Watch This Lace – The Armistice Blouse

by AStitchingOdyssey on January 5, 2013 · 12 comments

in 1910s,Blouses,Vintage Sewing

Happy New Year all! I’m very excited to be sharing my first make of 2013 with you – Folkwear’s Armistice Blouse - which also happens to be my most cherished make to date. Aside from the beautiful pattern details, I made it using silk that my great grandmother spun/wove with her own two hands in the 1940s. I know nothing about the technicalities of weaving silk fabric – but I do know that she even nurtured the silk worms herself.

This blouse dates from 1918 and has such a deliciously romantic and floaty feel to it. The reason it’s so flattering to wear is the gathered back, which counteracts some of the fullness of the design. This is cleverly constructed by actually gathering the back and then sewing the self-made tie over the gathers.

Of course the over-sized collar and front panel are the real stars of this blouse and lend themselves to so much modification. I kept mine pretty simple though to let the exquisite silk and lace really shine. The pattern calls for functional buttons, but the ones I added – cute little heart-shaped ones – are purely decorative as I can actually slip this on and off without the need for any closures.

This blouse is full of unique details, which make it a true pleasure to construct. Just look at these elaborate double cuffs with the added lace and tiny buttons!

This make is also special as it is part of a bigger project – Watch This Lace - set in motion last summer when I came across a rather large bundle of beautiful vintage lace After much consideration, I couldn’t get A Common Thread Project out of my mind, the inspired idea from Mena of The Sew Weekly. The tantalising thought of sharing my loot with sewing bloggers internationally and showcasing our different creations was too good to pass up. So I got in touch with eight of many, many beloved bloggers and they agreed to help brighten our last two winter months! To see which bloggers are taking part in Watch This Lace and for more photos and background on my cherished Armistice Blouse hop on over to my blog.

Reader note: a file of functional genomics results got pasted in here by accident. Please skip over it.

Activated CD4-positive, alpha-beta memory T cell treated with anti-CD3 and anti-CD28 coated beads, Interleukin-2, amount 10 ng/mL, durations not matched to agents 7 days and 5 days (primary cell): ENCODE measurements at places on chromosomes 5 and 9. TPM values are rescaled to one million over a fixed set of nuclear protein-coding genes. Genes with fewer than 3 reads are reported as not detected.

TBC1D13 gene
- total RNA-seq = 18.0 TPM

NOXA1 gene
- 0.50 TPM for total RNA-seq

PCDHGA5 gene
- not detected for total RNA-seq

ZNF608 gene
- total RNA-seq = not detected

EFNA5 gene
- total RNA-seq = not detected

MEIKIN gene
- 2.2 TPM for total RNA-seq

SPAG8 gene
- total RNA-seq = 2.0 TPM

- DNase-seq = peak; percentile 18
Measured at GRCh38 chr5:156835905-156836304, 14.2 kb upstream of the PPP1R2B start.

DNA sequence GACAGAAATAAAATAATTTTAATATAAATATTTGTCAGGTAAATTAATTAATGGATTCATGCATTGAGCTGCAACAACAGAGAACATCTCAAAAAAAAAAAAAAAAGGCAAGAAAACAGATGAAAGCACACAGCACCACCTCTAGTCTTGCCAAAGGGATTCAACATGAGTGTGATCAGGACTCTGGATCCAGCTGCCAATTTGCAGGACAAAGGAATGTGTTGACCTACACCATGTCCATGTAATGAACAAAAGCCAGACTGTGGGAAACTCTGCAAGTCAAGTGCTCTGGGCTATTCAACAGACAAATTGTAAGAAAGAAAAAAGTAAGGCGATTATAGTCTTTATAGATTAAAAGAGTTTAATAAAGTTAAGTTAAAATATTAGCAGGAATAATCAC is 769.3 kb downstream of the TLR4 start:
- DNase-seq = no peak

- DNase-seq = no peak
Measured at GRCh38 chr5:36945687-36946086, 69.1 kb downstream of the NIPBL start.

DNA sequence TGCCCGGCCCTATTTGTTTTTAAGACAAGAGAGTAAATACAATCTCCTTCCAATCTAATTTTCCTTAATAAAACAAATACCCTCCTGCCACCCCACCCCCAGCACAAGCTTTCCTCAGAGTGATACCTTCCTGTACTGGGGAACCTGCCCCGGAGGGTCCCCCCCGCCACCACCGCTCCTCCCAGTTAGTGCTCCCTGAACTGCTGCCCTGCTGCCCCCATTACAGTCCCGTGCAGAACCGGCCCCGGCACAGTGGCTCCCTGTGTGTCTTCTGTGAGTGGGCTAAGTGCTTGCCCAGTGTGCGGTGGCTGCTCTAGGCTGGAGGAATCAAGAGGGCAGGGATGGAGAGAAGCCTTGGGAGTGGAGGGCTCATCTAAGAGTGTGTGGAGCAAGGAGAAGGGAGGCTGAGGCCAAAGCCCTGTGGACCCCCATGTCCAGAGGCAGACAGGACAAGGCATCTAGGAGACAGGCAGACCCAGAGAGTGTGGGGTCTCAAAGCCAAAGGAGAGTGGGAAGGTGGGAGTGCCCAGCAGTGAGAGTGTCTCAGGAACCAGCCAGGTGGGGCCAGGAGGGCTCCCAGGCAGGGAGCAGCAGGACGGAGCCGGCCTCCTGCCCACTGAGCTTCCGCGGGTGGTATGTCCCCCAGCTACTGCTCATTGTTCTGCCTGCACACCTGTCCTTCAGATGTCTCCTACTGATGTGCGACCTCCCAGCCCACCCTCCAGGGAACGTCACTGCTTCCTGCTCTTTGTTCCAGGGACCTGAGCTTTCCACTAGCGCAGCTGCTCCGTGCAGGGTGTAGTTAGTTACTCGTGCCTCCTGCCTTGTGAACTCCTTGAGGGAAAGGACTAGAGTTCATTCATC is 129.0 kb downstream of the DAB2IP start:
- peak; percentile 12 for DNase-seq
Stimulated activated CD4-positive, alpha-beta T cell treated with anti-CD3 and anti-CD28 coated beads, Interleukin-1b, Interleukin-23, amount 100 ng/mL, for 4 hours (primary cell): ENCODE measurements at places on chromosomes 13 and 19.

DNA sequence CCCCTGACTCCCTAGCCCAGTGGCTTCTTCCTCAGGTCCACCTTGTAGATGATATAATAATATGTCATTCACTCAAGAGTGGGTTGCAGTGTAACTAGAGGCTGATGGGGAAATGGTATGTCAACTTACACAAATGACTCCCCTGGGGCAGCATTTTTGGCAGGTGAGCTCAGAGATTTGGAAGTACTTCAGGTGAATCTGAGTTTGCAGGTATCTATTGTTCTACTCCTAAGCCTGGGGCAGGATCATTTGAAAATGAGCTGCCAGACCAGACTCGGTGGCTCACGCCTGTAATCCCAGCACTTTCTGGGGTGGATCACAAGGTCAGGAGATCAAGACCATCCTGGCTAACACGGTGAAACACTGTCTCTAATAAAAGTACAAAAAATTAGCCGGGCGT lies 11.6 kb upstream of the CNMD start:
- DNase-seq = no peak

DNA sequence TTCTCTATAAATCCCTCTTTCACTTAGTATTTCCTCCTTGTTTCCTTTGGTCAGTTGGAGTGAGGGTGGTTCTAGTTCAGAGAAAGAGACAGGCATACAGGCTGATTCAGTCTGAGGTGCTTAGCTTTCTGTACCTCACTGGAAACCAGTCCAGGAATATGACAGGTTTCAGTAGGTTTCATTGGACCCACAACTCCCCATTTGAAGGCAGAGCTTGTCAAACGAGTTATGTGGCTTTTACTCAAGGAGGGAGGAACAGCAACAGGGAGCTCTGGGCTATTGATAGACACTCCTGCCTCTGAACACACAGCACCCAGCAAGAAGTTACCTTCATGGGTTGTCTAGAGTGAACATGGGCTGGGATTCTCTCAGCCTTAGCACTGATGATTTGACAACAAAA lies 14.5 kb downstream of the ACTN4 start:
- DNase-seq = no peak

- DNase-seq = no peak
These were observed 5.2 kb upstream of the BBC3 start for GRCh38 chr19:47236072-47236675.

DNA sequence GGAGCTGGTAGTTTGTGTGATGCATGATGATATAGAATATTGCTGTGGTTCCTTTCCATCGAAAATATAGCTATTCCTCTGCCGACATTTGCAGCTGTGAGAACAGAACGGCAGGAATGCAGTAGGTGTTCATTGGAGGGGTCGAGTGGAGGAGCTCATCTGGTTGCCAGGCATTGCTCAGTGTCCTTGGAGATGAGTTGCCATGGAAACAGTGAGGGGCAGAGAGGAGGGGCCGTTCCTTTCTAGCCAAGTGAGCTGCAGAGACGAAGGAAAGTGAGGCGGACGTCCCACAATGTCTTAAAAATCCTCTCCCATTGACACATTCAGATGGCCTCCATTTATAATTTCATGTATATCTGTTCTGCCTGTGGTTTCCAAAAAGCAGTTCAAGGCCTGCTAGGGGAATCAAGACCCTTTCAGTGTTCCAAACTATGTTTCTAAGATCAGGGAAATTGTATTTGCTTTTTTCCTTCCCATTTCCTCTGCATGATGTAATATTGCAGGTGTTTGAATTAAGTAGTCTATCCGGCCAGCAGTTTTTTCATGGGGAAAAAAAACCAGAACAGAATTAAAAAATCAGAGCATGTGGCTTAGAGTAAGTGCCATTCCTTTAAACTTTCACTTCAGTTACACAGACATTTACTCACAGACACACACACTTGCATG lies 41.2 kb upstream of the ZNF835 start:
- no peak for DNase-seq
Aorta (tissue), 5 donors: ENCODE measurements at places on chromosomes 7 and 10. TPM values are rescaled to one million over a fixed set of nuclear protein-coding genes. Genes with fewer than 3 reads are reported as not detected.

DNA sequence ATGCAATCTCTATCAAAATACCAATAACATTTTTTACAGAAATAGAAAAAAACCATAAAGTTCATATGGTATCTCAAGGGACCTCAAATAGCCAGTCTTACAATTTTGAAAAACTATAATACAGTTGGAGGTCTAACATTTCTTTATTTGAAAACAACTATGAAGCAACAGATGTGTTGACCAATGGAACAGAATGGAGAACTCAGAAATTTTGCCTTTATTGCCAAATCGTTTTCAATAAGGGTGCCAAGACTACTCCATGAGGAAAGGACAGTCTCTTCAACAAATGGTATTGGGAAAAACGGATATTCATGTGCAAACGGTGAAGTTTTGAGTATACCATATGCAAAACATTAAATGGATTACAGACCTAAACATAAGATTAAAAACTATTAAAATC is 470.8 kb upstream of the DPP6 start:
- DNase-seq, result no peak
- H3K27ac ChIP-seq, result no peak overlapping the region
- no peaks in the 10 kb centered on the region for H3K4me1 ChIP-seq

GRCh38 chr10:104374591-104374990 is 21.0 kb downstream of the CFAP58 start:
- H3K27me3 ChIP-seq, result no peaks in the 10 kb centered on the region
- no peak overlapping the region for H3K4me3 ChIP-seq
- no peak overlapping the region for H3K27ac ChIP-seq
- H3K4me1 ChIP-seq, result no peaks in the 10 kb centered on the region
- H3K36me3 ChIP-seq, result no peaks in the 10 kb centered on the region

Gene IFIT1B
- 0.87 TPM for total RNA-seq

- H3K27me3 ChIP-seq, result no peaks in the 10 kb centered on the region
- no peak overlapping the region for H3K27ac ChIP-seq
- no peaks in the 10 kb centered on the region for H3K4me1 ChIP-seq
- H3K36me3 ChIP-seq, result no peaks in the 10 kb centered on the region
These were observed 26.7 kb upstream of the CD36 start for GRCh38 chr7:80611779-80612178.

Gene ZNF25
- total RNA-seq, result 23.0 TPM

This post was written by...

– who has written 8 posts on

I accidentally got hooked on sewing in 2009 and now I'm obsessed with stacks of patterns and fabrics to work through. I'm particularly drawn to vintage patterns - mostly from the 1930s and 1940s, some 1950s and the occasional 1960s.

AStitchingOdyssey's posts / AStitchingOdyssey's website

{ 12 comments… read them below or add one }

PepperReed January 5, 2013 at 10:57 am

What a Lovely, flattering and elegant blouse! How amazing that your GGMa spun and wove the silk fabric for your blouse; just a fabulous way to honor her by using it. I’ve long considered using the Folkwear pattern, so I’m glad to see you highlight some of the good things about it. Great Job!


Marie January 5, 2013 at 12:37 pm

Thank you so much for you kind words and I hope that you take the plunge with this pattern…it’s just lovely!


EmSewCrazy January 5, 2013 at 1:30 pm

That is simply stunning! What a beautiful job! How special you have the silk from your Great Grandmother. Looks like an heirloom to pass down!


Marie January 5, 2013 at 3:20 pm

Aaaw, thank you!


Bessie Miller January 5, 2013 at 2:41 pm

Beautiful! I have made that pattern up once before, but I like your end product much better than mine! ;) Love the buttons you chose, and the lovely lace!


Marie January 5, 2013 at 3:21 pm

You’re too kind, I bet your version is just as lovely!


Evie January 5, 2013 at 8:13 pm

Beautiful, Marie! It looks great on you. I have some really nice batiste and swiss insertion that is waiting to be made into one of these.


Marie January 6, 2013 at 5:03 am

Oooh, do it Evie…you will look stunning in this blouse!


Tant Monokrom January 6, 2013 at 5:11 am

Beautiful! I’m speechless.


Marie January 6, 2013 at 7:41 am

Aaaw, thank you for the kind words!


Angela Wicentowich January 6, 2013 at 9:27 pm

This is absolutely stunning! Well done.


Marie January 7, 2013 at 2:17 pm

Thank you Angela!


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